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While these technologies are becoming increasingly important, we first discussed some of the macro trends influencing retail customers today, what makes them different to customers from 10 or 20 years ago to frame why investing in these technologies is so important:

  1. Hyper-personalisation

 

Retailers are now expected to customise the customer experience to the segment of one. Retailers need to cluster and segment more narrowly across all retail formats.

  1. Premiumisation

There is a growing interest in premium food, clothes and other merchandise. There has been growth in health, vegan and specialised foods. Customers are also concerned with ethical sourcing and fair trade. They want to believe in the product.

  1. Convenience

Convenience is the price of admission: customers expect retailers to be convenient to deal with. They prioritise this, often over price.

  1. Mobility

The ability to shop online from a Smartphone means customers are more mobile than ever before and can purchase from anywhere.

  1. Urbanisation and population

There is a changing population mix with more customers living in urban areas. Customers will favour retailers who prioritise inclusion and diversity and demonstrate authenticity.

  1. Talent

We then went on to discuss how talent in retail is changing. According to the 2019 Retail C-Suite Viewpoint surveyconducted by JDA Software and Microsoft, talent is a top three issue with the C-suite in retail.

The workforce is varied with more part-timers and a workforce with time constraints. The gig economy is mobilising millennials and the retired workforce. Employees now have the ability to achieve genuine flexibility and hold down several different styles of job which fits in with their lifestyle and personal constraints.

For retailers the focus is now less on workforce scheduling and more about engagement with employees. There is also a huge competition for skills so retailers need to create a dynamic environment which values their skills.

Engaging employees with technology that is as advanced, if not more advanced, than what they are able to access at home is important. Employees, just like customers, expect retailers to demonstrate inclusiveness, diversity and authenticity.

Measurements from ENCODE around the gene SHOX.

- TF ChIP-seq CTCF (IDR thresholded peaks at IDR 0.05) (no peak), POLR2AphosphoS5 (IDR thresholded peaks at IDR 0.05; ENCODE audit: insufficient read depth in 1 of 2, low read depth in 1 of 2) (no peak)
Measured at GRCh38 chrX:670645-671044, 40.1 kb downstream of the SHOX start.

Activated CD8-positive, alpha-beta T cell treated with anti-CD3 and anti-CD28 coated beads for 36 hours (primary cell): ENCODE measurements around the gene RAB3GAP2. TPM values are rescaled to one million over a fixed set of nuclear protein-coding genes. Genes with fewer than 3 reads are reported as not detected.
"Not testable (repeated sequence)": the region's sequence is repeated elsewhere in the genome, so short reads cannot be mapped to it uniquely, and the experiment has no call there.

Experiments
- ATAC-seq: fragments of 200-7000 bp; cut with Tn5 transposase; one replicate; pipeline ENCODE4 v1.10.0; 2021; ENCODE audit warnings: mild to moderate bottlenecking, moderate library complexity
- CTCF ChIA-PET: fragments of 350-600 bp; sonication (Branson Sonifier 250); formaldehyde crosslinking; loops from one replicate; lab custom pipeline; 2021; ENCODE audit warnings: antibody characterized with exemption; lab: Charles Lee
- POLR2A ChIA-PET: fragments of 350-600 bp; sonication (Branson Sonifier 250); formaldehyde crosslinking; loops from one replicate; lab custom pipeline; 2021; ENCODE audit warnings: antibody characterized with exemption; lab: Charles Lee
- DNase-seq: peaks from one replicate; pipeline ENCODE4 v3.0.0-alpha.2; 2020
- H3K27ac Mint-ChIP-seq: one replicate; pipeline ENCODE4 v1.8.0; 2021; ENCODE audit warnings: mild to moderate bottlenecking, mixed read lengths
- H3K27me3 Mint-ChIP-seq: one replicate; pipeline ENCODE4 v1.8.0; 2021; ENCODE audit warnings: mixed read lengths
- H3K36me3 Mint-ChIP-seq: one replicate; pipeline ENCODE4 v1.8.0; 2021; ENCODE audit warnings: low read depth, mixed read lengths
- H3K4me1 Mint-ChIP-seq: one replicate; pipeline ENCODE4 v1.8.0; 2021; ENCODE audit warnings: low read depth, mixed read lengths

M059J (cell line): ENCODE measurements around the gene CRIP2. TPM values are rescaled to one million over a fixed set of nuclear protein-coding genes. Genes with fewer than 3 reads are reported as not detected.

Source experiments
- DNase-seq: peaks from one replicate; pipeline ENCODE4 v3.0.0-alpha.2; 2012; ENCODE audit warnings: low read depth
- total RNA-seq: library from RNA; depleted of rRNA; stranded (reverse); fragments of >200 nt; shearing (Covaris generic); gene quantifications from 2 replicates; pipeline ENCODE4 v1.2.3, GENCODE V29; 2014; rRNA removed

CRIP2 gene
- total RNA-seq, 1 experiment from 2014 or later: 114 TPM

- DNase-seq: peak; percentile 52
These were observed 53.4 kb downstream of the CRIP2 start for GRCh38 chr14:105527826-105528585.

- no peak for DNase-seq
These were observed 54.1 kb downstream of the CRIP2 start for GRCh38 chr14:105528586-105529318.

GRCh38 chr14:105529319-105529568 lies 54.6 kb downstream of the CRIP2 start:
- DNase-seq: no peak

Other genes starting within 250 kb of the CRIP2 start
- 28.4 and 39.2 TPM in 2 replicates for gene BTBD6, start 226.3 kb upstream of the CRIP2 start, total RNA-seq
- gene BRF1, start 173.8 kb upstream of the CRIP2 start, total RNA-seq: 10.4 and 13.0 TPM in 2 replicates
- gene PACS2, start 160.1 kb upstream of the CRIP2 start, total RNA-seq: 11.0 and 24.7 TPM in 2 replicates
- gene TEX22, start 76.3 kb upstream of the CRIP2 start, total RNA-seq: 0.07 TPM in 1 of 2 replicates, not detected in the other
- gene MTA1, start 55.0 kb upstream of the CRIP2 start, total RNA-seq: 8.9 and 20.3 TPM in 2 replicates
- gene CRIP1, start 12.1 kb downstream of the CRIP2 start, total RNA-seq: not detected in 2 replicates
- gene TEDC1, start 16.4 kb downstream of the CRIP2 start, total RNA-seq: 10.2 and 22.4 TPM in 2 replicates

1. Provenance in supply chain

Customers care about the claims made by brands and retailers about products. Smart looking packaging and brand advertising strategies are important. Environmental and societal influences, morality and accountability are priorities for the customer.

  1. Data

The influence of data is significant. Customer trust is established when the right data is provided. When there is transparency of data between suppliers – shipping through to store – it creates a better customer experience.

  1. Influence of digital

Customers expect the physical experience to be on par with the digital experience. Technology is transforming the customer: 75% of a customer’s visits to a store are influenced by digital and 58% of sales are impacted by digital, according to the 2019 Retail C-Suite Viewpoint survey.

Digital has changed the customer journey; digital is now the ‘front of store’. The customer journey has evolved to loyalty – discovery – research – purchase – fulfillment.

We then went on to discuss which technology, such as artificial intelligence (AI) and machine learning (ML), is emerging to help retailers meet the needs of the customer in light of these macro trends.

The Tech

We then covered technology that is playing increasing important role in the supply chain for retailers and why companies should be investing in them:

Technology for personalisation

36% of the C-suite in retail expect to undertake pilots using AI in personalised product recommendations, 20% for localised pricing and 29% for personalised product assortments.

AI helps retailers meet customer expectations around product availability and fulfillment choices – in-store, pick-up and delivery. Customers expect instant gratification when it comes to fulfillment.

AI also provides a flowing, single view of inventory and allows for dynamic allocation and fulfillment, predictive replenishment and a shorter product life cycle.

Technology for provenance in supply chain